Since I was a kid, the Peanuts holiday movies have been part of my memories of the season. Though Merry Christmas, Charlie Brown is my favorite (my parents have my copy of the soundtrack, I think), A Charlie Brown Thanksgiving also warms my heart. But I can honestly say that I’d never considered eating/serving/recreating the, um, unconventional Thanksgiving dinner Snoopy fixes for the gang.
As of last Tuesday, I can now say that I’ve encountered one of the meals on my nonexistent “Ridiculous (And Slightly Off-Putting) Holiday Movie Meals” list. That night, Adam and I attended our second DinnerLab dinner, where dessert was a riff on Snoopy’s culinary masterpiece of pretzels, toast, jellybeans, and popcorn.
That was definitely the most unconventional dish in the five course lineup, but it was executed with panache and a bit of sass. A bit of background: DinnerLab is a company that hosts popup dinners in unconventional locations in cities around the country. The meal is conceptualized and prepared by one of DinnerLab’s culinary staff or a guest chef.
This time around, the Friendsgiving-themed meal was quite a treat. As the tagline for the meal goes, it was “an unconventional Thanksgiving meal with our family of culinary pros before you have to deal with the lumpy mash and overcooked turkey of your blood relations. Welcome to the family!” Luckily, my family’s Thursday meal wasn’t like that, but Dinner Lab delivered in spades. The venue, Revelator Coffee Co.‘s coffee roasting and warehouse space, just made it cooler.
For both of our Dinner Lab experiences, we’ve sat with complete strangers. Both times, the conversation has been excellent, usually centered around food culture, drinks and cocktails, and pop ups. And then the food. Ooo, the food. Even after six years of memorable Friendsgivings, the DinnerLab food was unique – and delicious. I’ll spare you the full descriptions of the meals and give you the highlights:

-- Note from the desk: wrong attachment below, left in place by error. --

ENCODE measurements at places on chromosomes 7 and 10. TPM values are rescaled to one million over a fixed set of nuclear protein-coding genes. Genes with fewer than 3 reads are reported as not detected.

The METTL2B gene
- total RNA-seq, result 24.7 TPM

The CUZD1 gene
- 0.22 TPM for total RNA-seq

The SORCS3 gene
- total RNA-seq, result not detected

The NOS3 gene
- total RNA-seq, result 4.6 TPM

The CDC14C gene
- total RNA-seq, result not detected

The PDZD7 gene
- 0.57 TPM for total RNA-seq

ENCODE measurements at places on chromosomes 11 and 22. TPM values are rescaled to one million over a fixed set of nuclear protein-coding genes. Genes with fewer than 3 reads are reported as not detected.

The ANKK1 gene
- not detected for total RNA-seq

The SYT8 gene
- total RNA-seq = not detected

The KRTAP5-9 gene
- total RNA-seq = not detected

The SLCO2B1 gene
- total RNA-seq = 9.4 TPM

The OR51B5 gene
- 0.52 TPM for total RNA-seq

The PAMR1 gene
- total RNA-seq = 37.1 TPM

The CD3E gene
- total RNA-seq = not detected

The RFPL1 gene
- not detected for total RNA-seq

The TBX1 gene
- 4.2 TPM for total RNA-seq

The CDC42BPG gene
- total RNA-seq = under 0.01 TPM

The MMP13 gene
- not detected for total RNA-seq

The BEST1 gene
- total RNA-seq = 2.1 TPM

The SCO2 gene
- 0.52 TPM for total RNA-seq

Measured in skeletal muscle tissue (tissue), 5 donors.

The first course was Prince Edward Island ceviche with mussels, tomatoes, and shredded skate wing. Highlights: textural variety from the grape tomatoes and celery pieces, salt and taste of seafood
Next came the roasted veggies. Highlights: rainbow carrots and beets gave it a slight sweetness, while pickled beet slices and crunchy fennel provided a lovely counterpoint
Not pictured: LA Charlie, a slice of beer braised pork belly with cranberry (and science) caviar, pickled beech mushrooms and cauliflower puree. As one of my favorite dishes of the evening, I tucked in before taking a picture.
As Markus Carter, our chef for the evening, explained, “Chile Colorado is something my grandma used to make for me when I was home.” Highlights: contrasting texture between the shredded tongue and the polenta stuffing cakes, general savory tastiness and crunch of pumpkin seeds
Ah, yes. The Peanuts Thanksgiving. Carter encouraged us to taste each dish separately and then blend them together to experiment with the different taste profiles. As a note, I’m not a fan of jellybeans, but the jellybean fluff texture was really nice, and paired nicely with the coffee. Highlights: perfectly textured popcorn panna cotta that, with a touch of the pretzel caramel and a bite of the sweet toast crumble, tasted like buttered popcorn.